However, at about this time, investors were trying to promote development at Mackinaw City. Due to their influence, in February 1858, the State Legislature passed an act establishing Mackinaw City as the county seat; the Emmet County Board of Supervisors protested that the county seat had been established at Little Traverse, in 1861 the act was repealed as unconstitutional. In a contested election in 1867, residents voted to move the county seat to Charlevoix, upheld by a Circuit Court decision in 1868. However, in 1869, Charlevoix County was split from Emmet County, resulting in the county seat being in another county. No provisions for official relocation were authorized, although Harbor Springs served as the unofficial county seat until April 1902; the present county seat of Petoskey was selected at that time in a county-wide election. Charlevoix Township was organized in 1853 and included all of the nine townships in the southern half of the county. In the 1855 reorganization, four new townships were created by the State Legislature: La Croix Township Little Traverse Township Bear Creek Township Old Fort Mackinac In 1855, county supervisors established the townships of Arbour Croche and Utopia.
The state had inadvertently drawn boundaries for Little Traverse and Bear
Oberlin College is a private liberal arts college in Oberlin, Ohio. Founded as the Oberlin Collegiate Institute in 1833 by John Jay Shipherd and Philo Stewart, it is the oldest coeducational liberal arts college in the United States and the second oldest continuously operating coeducational institute of higher learning in the world; the Oberlin Conservatory of Music is the oldest continuously operating conservatory in the United States. In 1835 Oberlin became one of the first colleges in the United States to admit African Americans, in 1837 the first to admit women; the College of Arts & Sciences offers more than 50 majors and concentrations. Oberlin is a member of the Great Lakes Colleges Association and the Five Colleges of Ohio consortium. Since its founding, Oberlin has graduated 16 Rhodes Scholars, 20 Truman Scholars, 3 Nobel laureates, 7 MacArthur fellows. Both the college and the town of Oberlin were founded in northern Ohio in 1833 by a pair of Presbyterian ministers, John Jay Shipherd and Philo Stewart.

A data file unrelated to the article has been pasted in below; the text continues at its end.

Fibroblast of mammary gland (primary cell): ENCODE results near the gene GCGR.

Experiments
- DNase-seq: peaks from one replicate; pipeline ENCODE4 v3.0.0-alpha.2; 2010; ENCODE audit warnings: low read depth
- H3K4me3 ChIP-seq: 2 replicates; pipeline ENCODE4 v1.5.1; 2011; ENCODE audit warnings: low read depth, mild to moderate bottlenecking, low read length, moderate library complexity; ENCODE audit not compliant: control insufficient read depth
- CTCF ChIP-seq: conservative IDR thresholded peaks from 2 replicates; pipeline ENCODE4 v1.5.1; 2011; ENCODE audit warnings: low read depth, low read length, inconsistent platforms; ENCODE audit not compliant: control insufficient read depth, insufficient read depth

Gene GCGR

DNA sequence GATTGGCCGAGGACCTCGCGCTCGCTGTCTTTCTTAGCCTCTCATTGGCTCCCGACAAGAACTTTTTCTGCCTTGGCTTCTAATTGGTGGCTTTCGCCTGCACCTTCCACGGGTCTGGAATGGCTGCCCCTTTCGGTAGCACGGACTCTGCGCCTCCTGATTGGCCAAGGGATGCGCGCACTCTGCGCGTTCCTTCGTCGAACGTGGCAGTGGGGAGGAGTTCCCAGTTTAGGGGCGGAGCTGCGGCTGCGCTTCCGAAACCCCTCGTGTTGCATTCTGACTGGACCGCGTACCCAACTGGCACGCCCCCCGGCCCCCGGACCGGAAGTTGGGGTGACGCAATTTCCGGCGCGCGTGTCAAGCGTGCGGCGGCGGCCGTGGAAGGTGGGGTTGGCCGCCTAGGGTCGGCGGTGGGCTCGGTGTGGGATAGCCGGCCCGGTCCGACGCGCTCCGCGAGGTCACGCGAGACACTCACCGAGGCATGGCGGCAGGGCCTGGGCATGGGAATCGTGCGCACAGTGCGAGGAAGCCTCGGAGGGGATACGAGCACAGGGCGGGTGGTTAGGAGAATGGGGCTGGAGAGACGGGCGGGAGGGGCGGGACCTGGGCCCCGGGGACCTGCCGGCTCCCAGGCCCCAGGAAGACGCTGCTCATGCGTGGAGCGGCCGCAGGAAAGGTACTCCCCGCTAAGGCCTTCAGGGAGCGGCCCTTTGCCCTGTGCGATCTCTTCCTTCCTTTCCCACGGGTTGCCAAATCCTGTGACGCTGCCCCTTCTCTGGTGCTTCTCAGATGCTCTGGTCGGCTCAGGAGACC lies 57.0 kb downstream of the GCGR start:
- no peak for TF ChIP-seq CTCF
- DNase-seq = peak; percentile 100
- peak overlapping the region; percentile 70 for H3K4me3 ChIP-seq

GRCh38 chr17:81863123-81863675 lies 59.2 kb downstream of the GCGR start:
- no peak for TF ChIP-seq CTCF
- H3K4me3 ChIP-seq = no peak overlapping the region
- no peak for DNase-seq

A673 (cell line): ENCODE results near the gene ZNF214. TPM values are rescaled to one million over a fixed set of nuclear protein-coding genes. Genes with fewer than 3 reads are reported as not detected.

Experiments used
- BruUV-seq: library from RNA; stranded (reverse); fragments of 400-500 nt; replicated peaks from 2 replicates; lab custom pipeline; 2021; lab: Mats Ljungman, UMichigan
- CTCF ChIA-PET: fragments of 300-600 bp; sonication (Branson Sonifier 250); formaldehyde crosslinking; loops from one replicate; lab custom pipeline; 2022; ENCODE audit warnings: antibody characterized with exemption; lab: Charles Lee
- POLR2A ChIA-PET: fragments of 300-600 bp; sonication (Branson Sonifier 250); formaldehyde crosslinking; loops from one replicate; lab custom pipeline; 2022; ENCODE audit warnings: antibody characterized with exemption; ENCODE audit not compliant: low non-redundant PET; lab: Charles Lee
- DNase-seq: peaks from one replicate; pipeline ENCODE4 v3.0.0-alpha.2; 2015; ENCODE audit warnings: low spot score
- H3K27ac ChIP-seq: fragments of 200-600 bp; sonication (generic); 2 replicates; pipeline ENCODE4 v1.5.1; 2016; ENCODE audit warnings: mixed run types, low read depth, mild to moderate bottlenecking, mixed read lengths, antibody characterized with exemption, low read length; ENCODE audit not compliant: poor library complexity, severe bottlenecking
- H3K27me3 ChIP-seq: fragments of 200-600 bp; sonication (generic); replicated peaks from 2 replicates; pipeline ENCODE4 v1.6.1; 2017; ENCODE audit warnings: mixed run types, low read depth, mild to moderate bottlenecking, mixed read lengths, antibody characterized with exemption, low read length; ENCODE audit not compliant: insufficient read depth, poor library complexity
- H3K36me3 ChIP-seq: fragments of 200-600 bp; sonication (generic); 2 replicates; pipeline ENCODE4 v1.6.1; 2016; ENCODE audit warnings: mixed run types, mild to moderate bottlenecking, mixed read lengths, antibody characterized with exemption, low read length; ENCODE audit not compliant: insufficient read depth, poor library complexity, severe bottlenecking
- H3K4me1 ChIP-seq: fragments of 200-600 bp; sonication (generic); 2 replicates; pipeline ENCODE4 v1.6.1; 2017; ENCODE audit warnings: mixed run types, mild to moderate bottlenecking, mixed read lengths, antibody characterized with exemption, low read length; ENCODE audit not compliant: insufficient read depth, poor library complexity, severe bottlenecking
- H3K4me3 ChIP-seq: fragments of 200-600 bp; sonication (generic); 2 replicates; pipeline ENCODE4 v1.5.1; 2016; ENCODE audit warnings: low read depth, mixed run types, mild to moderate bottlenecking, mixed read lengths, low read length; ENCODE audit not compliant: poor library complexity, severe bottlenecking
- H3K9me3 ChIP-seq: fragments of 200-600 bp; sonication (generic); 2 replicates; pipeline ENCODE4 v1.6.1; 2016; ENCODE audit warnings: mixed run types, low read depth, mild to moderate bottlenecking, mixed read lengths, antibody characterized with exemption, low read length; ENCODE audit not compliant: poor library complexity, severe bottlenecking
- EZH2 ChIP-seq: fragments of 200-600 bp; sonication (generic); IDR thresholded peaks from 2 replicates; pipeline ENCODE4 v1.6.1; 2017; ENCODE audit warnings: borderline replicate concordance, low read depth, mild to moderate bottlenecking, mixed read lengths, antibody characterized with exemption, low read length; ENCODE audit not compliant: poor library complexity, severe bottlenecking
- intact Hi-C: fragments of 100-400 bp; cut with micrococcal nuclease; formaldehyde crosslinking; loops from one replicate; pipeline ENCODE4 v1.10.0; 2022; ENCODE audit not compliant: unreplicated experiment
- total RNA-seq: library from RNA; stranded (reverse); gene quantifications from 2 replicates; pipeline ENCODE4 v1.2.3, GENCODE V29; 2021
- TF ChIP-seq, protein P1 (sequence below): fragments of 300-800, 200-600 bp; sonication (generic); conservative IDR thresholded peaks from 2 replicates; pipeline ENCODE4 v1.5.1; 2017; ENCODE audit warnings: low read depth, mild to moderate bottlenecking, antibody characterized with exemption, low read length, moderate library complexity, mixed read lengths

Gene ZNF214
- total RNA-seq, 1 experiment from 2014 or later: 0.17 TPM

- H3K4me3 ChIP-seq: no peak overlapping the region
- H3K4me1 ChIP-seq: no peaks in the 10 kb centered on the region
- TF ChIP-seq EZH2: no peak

The College was built on 500 acres of land donated by the previous owners, Titus Street, founder of Streetsboro and Samuel Hughes, who lived in Connecticut. Shipherd and Stewert named their project after Jean-Frédéric Oberlin, an Alsatian minister whom they both admired; the ministers' vision was for both school. Oberlin's founders bragged that "Oberlin is peculiar in that, good," and the college has long been associated with progressive causes. Asa Mahan accepted the position as first President of the Oberlin Collegiate Institute in 1835 serving as the chair of intellectual and moral philosophy and a professor of theology. Mahan's liberal views towards abolitionism and anti-slavery influenced the philosophy of the newly founded college; the college had some difficult beginnings, Rev. John Keep and William Dawes were sent to England to raise funds for the college in 1839–40. A nondenominational seminary, Oberlin's Graduate School of Theology, was established alongside the college in 1833. In 1965, the board of trustees voted to discontinue graduate instruction in theology at Oberlin, in September 1966, six faculty members and 22 students merged with the Divinity School of Vanderbilt University.